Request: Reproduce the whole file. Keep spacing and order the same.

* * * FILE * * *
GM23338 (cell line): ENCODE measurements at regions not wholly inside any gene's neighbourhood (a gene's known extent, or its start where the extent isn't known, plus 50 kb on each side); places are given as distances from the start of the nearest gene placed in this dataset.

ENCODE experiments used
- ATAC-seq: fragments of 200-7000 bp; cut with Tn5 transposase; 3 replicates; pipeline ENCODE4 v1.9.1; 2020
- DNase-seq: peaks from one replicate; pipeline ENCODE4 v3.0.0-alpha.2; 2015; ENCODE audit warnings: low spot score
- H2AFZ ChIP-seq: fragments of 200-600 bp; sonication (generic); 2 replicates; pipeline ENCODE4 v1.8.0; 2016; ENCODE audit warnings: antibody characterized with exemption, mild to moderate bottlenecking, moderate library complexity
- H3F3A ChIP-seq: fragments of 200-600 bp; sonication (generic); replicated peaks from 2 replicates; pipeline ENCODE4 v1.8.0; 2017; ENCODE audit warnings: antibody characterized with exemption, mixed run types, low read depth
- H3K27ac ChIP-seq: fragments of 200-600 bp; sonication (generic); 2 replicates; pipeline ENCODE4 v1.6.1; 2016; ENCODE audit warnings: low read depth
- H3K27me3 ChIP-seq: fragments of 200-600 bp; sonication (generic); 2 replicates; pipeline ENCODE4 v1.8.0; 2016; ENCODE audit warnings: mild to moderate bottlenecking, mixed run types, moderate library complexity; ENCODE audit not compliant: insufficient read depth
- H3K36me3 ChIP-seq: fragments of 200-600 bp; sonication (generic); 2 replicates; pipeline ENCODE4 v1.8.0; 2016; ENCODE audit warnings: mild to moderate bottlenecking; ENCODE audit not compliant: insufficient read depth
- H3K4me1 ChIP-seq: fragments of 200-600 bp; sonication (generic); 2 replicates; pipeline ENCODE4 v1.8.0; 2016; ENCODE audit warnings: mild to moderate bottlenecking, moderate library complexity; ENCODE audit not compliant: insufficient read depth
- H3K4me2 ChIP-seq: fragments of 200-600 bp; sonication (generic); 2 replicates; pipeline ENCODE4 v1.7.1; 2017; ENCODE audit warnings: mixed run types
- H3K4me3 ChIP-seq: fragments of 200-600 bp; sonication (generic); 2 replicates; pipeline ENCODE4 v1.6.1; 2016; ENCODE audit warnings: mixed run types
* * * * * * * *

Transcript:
GM23338 (cell line): ENCODE measurements at regions not wholly inside any gene's neighbourhood (a gene's known extent, or its start where the extent isn't known, plus 50 kb on each side); places are given as distances from the start of the nearest gene placed in this dataset.

ENCODE experiments used
- ATAC-seq: fragments of 200-7000 bp; cut with Tn5 transposase; 3 replicates; pipeline ENCODE4 v1.9.1; 2020
- DNase-seq: peaks from one replicate; pipeline ENCODE4 v3.0.0-alpha.2; 2015; ENCODE audit warnings: low spot score
- H2AFZ ChIP-seq: fragments of 200-600 bp; sonication (generic); 2 replicates; pipeline ENCODE4 v1.8.0; 2016; ENCODE audit warnings: antibody characterized with exemption, mild to moderate bottlenecking, moderate library complexity
- H3F3A ChIP-seq: fragments of 200-600 bp; sonication (generic); replicated peaks from 2 replicates; pipeline ENCODE4 v1.8.0; 2017; ENCODE audit warnings: antibody characterized with exemption, mixed run types, low read depth
- H3K27ac ChIP-seq: fragments of 200-600 bp; sonication (generic); 2 replicates; pipeline ENCODE4 v1.6.1; 2016; ENCODE audit warnings: low read depth
- H3K27me3 ChIP-seq: fragments of 200-600 bp; sonication (generic); 2 replicates; pipeline ENCODE4 v1.8.0; 2016; ENCODE audit warnings: mild to moderate bottlenecking, mixed run types, moderate library complexity; ENCODE audit not compliant: insufficient read depth
- H3K36me3 ChIP-seq: fragments of 200-600 bp; sonication (generic); 2 replicates; pipeline ENCODE4 v1.8.0; 2016; ENCODE audit warnings: mild to moderate bottlenecking; ENCODE audit not compliant: insufficient read depth
- H3K4me1 ChIP-seq: fragments of 200-600 bp; sonication (generic); 2 replicates; pipeline ENCODE4 v1.8.0; 2016; ENCODE audit warnings: mild to moderate bottlenecking, moderate library complexity; ENCODE audit not compliant: insufficient read depth
- H3K4me2 ChIP-seq: fragments of 200-600 bp; sonication (generic); 2 replicates; pipeline ENCODE4 v1.7.1; 2017; ENCODE audit warnings: mixed run types
- H3K4me3 ChIP-seq: fragments of 200-600 bp; sonication (generic); 2 replicates; pipeline ENCODE4 v1.6.1; 2016; ENCODE audit warnings: mixed run types